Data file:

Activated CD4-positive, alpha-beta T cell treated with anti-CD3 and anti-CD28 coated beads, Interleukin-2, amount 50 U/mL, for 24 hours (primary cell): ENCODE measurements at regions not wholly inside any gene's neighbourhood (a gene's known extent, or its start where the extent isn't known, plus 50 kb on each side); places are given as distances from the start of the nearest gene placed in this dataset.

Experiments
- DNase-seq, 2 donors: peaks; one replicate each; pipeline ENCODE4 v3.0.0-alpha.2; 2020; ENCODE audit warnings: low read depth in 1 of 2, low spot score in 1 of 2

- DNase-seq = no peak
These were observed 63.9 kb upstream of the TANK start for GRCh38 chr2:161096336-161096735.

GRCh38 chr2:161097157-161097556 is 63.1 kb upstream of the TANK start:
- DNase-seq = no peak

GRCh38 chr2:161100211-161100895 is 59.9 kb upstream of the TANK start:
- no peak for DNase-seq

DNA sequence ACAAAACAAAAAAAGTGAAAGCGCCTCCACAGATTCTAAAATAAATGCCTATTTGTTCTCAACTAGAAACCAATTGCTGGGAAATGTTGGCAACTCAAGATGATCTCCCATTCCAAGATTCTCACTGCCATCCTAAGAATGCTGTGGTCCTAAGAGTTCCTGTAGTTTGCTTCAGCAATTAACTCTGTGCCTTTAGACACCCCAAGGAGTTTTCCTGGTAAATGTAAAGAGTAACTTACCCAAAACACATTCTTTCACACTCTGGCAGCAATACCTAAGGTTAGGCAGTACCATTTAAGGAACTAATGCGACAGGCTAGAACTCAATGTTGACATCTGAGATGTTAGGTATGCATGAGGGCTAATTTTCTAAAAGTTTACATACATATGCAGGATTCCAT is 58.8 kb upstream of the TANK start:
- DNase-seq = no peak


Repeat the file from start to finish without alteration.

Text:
Activated CD4-positive, alpha-beta T cell treated with anti-CD3 and anti-CD28 coated beads, Interleukin-2, amount 50 U/mL, for 24 hours (primary cell): ENCODE measurements at regions not wholly inside any gene's neighbourhood (a gene's known extent, or its start where the extent isn't known, plus 50 kb on each side); places are given as distances from the start of the nearest gene placed in this dataset.

Experiments
- DNase-seq, 2 donors: peaks; one replicate each; pipeline ENCODE4 v3.0.0-alpha.2; 2020; ENCODE audit warnings: low read depth in 1 of 2, low spot score in 1 of 2

- DNase-seq = no peak
These were observed 63.9 kb upstream of the TANK start for GRCh38 chr2:161096336-161096735.

GRCh38 chr2:161097157-161097556 is 63.1 kb upstream of the TANK start:
- DNase-seq = no peak

GRCh38 chr2:161100211-161100895 is 59.9 kb upstream of the TANK start:
- no peak for DNase-seq

DNA sequence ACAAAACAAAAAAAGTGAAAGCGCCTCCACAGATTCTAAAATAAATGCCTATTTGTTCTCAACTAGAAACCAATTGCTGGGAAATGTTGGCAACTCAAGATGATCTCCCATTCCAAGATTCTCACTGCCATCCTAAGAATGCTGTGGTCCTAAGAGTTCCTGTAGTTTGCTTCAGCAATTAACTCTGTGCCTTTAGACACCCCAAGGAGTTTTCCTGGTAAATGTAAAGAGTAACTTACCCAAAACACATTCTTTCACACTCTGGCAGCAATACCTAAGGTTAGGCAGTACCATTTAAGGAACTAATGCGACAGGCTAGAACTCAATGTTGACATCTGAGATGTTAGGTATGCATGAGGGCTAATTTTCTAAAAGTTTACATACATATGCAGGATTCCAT is 58.8 kb upstream of the TANK start:
- DNase-seq = no peak